South Africa

South Africa

Blade Nzimande hopes 2017 can stabilise higher education

With all the interventions – government covering fee increases, a commission of inquiry into higher education, budgetary increases, and a new pilot funding model being tested – Higher Education and Training Minister Blade Nzimande hopes 2017 will be the year the sector finds stability. That hope may be in vain. By GREG NICOLSON.

Faced with the year’s first direct challenges to the higher education system, Higher Education Minister Blade Nzimande was confident on Thursday. The planned protests at Technical Vocation Education and Training (TVET) colleges had only closed a few campuses, with no reports of violence or initimidation, he said, while commending student leaders on their approach and committing to further engagement.

Despite student complaints about delays in receiving approval for National Student Financial Aid Scheme (NSFAS) funding before they register to study, Nzimande said higher education institutions are ready to absorb qualifying students.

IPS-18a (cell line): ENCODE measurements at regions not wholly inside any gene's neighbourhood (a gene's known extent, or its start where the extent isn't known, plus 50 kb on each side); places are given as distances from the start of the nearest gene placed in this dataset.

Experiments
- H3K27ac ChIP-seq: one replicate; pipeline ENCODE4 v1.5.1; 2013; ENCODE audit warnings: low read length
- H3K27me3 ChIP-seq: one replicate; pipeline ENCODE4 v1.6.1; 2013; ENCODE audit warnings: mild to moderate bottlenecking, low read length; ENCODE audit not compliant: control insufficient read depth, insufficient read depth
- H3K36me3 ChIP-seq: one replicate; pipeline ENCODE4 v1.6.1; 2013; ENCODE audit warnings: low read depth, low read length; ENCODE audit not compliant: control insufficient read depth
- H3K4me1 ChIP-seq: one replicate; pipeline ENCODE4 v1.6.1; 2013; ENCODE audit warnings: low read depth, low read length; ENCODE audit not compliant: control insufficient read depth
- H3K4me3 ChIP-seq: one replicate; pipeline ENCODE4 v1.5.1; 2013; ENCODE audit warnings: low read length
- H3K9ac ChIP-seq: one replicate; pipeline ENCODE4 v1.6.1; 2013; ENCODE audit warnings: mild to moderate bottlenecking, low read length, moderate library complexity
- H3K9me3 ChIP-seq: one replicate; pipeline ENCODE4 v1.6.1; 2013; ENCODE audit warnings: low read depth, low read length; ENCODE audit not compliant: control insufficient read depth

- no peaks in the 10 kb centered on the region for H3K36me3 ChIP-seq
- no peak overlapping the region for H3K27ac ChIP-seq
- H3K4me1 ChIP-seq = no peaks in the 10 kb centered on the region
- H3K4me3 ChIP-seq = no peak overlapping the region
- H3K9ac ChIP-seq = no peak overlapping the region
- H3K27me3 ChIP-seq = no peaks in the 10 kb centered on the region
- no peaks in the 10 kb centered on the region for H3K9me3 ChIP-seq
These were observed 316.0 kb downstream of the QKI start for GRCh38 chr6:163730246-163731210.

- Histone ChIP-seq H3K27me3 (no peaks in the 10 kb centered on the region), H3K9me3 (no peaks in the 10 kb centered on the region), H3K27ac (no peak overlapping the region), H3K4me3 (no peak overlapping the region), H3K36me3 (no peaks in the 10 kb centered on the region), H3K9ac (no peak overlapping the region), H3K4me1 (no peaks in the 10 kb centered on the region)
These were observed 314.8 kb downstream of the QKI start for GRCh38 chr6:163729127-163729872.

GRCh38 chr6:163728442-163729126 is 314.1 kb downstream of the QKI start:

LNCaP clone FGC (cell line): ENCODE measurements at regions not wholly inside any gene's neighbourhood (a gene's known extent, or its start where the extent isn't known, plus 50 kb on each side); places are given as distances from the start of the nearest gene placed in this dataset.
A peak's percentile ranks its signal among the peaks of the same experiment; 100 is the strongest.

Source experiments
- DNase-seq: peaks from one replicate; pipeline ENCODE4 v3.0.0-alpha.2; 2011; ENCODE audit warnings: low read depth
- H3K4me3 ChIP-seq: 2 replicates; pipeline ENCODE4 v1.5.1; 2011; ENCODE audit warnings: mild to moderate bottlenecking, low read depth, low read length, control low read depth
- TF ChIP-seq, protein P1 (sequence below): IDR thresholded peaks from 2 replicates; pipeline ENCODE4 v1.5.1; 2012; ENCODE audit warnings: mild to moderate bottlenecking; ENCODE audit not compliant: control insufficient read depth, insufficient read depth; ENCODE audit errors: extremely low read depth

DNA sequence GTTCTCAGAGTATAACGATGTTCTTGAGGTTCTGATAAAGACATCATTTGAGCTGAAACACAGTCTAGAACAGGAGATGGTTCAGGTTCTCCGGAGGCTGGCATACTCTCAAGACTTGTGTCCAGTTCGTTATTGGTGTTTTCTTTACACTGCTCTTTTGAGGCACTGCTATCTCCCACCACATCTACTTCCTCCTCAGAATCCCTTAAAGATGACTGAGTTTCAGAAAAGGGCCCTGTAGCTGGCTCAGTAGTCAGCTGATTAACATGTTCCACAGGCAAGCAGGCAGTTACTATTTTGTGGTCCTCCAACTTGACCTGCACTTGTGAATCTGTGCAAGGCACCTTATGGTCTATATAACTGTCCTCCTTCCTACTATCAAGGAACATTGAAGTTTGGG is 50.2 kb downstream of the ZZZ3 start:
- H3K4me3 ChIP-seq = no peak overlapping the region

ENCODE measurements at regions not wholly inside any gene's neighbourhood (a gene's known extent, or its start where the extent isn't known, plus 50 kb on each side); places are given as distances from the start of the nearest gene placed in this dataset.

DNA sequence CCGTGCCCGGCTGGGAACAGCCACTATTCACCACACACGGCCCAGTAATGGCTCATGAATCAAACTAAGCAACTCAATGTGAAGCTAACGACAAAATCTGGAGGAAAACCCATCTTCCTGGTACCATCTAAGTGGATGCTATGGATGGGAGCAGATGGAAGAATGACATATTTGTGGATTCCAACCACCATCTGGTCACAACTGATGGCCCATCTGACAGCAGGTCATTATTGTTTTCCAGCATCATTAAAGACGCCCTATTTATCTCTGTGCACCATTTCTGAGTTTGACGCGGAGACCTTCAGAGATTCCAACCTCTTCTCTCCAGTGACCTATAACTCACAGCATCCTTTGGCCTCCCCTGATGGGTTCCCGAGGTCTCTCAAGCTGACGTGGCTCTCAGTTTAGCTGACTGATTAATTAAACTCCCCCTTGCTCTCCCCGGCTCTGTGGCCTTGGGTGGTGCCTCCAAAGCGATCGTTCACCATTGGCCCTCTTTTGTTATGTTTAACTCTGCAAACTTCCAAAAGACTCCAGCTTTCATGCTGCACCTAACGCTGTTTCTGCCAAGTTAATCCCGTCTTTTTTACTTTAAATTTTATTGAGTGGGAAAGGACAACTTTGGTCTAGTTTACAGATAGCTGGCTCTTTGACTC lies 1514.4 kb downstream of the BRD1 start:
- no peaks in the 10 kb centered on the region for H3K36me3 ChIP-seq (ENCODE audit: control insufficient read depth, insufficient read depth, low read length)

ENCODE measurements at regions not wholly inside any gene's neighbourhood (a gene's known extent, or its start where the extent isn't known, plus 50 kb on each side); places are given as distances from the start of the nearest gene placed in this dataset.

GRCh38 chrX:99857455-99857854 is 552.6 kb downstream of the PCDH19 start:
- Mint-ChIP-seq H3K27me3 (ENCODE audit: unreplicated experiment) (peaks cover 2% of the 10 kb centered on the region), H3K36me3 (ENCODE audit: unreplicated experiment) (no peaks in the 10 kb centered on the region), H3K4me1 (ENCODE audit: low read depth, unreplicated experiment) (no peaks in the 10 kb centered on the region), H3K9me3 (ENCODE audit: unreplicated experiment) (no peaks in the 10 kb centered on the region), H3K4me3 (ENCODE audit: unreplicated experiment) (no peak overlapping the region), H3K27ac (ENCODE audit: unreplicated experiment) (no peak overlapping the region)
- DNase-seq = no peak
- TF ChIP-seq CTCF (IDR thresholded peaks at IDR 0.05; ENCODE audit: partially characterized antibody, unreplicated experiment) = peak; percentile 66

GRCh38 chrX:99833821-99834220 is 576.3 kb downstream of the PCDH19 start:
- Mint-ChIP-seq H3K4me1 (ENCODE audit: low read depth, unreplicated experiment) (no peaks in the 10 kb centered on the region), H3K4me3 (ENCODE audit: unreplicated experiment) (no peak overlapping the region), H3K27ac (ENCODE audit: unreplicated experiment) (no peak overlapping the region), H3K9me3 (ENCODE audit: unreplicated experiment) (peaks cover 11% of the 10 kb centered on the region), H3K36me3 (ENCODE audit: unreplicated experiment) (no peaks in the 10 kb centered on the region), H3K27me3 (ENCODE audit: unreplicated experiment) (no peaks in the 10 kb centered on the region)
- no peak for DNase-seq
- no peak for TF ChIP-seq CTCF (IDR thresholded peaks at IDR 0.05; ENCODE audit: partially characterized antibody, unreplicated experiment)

Speaking on stakeholder meetings before the academic year begins, the minister said, “These important engagements have imbued me with much confidence about the prospects for higher education this year amid early suggestions that many of the challenges which affected our sector in 2016, including fees and student accommodation, are being addressed substantially.”

Protests rocked the higher education sector in 2015 and 2016, as university students demanded free, quality, decolonised education, while also prioritising campus-specific concerns. The protests caused many universities to suspend academic activities, caused hundreds of millions of rand in damage, and led to violent confrontations between students, police and private security guards, as well as to many student arrests. The protests also forced government to make a number of interventions and Nzimande this year hopes those efforts can return stability to the sector.

Student protests looked set to expand recently after the South African Further Education and Training Student Association (Safetsa) announced it would embark on a national shutdown at TVET colleges across the country. The organisation said the poor quality of lecturers, insufficient NSFAS funding, delays in issuing certificates for courses completed, inadequate learning facilities and a lack of student accommodation had pushed them towards protest.

Nzimande said colleges face “many more challenges than we are facing at our universities”, stemming from mismanagement when colleges were a provincial rather than national government responsibility and a lack of funding. He said Safetsa’s grievances were legitimate and were being taken seriously.